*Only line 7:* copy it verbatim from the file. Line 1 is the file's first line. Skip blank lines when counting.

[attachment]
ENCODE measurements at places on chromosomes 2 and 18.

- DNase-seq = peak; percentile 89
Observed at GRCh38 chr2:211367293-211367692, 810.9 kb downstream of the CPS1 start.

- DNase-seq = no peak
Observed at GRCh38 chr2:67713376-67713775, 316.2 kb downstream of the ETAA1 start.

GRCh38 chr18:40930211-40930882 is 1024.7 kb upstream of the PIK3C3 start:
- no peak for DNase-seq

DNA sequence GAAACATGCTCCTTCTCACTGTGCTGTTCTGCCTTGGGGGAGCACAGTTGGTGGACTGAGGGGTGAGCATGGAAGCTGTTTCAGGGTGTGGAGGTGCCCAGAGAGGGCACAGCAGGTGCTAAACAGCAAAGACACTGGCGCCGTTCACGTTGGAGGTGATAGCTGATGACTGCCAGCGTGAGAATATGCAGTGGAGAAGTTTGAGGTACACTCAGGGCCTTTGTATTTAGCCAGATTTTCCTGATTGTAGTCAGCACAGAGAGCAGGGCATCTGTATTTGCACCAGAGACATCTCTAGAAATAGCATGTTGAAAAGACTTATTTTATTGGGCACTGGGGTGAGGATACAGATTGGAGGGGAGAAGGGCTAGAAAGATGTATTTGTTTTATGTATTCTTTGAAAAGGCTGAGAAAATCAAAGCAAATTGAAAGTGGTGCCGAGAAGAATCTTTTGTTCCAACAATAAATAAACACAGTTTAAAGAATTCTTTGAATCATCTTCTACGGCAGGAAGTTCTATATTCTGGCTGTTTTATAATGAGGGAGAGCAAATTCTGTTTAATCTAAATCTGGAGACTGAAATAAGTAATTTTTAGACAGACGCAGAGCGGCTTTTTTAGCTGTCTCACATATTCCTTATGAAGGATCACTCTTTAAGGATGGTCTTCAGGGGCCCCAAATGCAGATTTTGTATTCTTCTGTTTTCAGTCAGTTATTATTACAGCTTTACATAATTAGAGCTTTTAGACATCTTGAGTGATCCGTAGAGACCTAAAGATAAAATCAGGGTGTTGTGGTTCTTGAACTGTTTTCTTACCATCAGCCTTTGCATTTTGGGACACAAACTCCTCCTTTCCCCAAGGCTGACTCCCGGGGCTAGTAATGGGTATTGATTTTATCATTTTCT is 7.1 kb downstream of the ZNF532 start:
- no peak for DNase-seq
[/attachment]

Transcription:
- no peak for DNase-seq